This is based on Ex. 6.4.6 in Stillwell's "Real Numbers."

Using previous exercises, it was established that one can construct for any countable ordinal $\gamma$ disjoint half-open intervals $[a_{\alpha}, a_{\alpha+1})$ for all $\alpha\lt\gamma$, with the properties $a_{\alpha}\lt a_{\beta}$ iff $\alpha \lt \beta$ and $\bigcup_{\alpha \lt \gamma} [a_{\alpha},a_{\alpha+1})=[0,1)$.

What was termed a "$\gamma$-line," $[0,1)\times \gamma$ was defined as containing a copy $[0,1)\times\{{\alpha}\}$ of $[0,1)$ for each $\alpha\lt \gamma$.

As a preliminary question: Is the notation $\times \{\alpha\}$, just an index?

I can see how this $\gamma$-line is homeomorphic and order isomorphic to $[0,1)$ for each countable ordinal $\gamma$.

My main question is, I would appreciate help to:

Similarly define the $\omega_1$-line and explain why it is not homeomorphic and not order isomorphic to $[0,1)$.

I am not sure what to use instead of $\times\{\alpha\}$ as an index be to be less than $\omega_1$ as $\alpha$ was less than $\gamma$- do I use countable ordinals?

And the explanation asked for probably hinges on the uncountability of $\omega_1$, yet I don't know how to explicitly show it.

As a subsidiary question, Brian Scott gave an example of homeomorphic but not order isomorphic here: The relation between order isomorphism and homeomorphism.

Can there be order isomorphism without homeomorphism?



Since in both case the topology is generated by the class of subsets sets of the form $\{x\mid a<x<b\}$ or $\{x\mid x<b\}$, order isomorphism implies homeomorphism.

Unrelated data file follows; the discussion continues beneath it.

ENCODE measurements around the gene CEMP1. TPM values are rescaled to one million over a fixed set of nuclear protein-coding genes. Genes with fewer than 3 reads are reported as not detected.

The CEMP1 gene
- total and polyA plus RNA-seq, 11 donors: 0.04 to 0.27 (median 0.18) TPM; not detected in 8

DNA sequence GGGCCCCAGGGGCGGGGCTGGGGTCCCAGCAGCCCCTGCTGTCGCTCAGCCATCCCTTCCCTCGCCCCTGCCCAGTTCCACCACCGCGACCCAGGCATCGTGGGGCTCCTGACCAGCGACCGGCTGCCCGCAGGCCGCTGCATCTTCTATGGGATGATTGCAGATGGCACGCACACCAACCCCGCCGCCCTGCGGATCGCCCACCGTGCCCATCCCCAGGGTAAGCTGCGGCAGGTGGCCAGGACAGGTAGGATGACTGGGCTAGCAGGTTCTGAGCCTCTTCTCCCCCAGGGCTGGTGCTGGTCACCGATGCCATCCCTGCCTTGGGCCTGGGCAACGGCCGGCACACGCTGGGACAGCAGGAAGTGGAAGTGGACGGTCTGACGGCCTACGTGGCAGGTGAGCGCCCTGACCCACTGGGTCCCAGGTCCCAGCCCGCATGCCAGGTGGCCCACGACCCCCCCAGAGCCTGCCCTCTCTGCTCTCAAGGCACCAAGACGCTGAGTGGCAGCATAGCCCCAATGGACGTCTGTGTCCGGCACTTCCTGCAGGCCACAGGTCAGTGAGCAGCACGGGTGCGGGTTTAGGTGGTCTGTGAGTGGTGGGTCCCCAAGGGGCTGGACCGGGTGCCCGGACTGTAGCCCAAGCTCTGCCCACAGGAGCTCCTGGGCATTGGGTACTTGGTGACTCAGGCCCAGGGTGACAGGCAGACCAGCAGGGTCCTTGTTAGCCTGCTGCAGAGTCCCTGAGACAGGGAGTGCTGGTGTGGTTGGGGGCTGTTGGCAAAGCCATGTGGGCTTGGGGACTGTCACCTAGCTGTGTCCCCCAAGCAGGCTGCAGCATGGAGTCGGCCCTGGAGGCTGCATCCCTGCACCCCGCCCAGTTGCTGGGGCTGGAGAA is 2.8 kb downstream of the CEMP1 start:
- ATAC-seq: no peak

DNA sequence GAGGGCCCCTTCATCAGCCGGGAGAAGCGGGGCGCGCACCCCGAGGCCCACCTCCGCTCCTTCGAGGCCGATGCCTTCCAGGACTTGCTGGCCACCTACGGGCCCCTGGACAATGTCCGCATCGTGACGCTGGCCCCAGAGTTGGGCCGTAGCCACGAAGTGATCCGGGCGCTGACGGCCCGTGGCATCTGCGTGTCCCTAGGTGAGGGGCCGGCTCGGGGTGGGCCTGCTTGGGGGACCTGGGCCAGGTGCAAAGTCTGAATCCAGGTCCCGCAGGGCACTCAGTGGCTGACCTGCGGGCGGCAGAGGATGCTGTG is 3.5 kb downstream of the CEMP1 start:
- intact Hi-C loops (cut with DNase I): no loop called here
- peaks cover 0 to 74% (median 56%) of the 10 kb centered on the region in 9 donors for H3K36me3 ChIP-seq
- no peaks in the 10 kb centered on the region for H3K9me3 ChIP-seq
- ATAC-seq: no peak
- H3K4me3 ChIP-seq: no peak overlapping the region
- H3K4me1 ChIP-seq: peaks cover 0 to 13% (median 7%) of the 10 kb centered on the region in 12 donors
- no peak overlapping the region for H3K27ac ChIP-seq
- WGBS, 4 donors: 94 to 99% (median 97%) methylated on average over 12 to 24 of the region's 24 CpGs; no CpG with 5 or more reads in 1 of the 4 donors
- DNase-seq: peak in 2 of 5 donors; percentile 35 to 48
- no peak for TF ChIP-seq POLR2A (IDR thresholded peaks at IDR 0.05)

To see that $[0,1)$ is not even homeomorphic to the long line, one fairly direct approach would be to show that there can't even be a continuous surjection from $[0,1)$ to the long line. Namely, in each of the $\omega_1$ copies of $[0,1)$ in the long line, there must be a point that is the image of a rational, but there are not enough rationals to hit all of them!

(Or, perhaps slicker: $[0,1)$ is separable, but the long line isn't!)

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    $\begingroup$ Or, in other words, only one of these orders has an uncountable well-ordered subset. $\endgroup$ – Asaf Karagila Jul 12 '17 at 15:32
  • $\begingroup$ Thanks - Then in the example of the $\gamma$-line above, each copy of $[0,1)$ has a point that is the image of a rational as you say. What do the copies of $[0,1)$ look like in the $\omega_1$? Can one even define the $\omega_1$ line in a similar fashion as the $\gamma$ line? With regards, $\endgroup$ – user12802 Jul 12 '17 at 15:50
  • $\begingroup$ @Andrew: I don't know exactly how the definition of a "$\gamma$-line" you're working with looks like -- but the one I can imagine would generalize directly to setting $\gamma=\omega_1$. $\endgroup$ – Henning Makholm Jul 12 '17 at 15:58
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    $\begingroup$ Actually, hmm, I see ... "containing a copy $[0,1)\times\{{\alpha}\}$ of $[0,1)$ for each $\alpha\lt \gamma$" doesn't work very well as a definition in my opinion. It would be clearer to say $[0,1)\times \gamma = \{(x,\alpha)\mid 0\le x<1, \alpha\in\gamma\}$ with the reverse lexicographic order. $\endgroup$ – Henning Makholm Jul 12 '17 at 16:00
  • $\begingroup$ Yes, that's elegant. Sorry to trouble you further. Can one say anything similar for the $\omega_1$ line? More specifically, can you even have such copies of $[0,1)$ and where you have $\alpha\in\gamma$ can you have some element, $\delta$, which is $\in\omega_1$? What would such an element be? $\endgroup$ – user12802 Jul 12 '17 at 16:21

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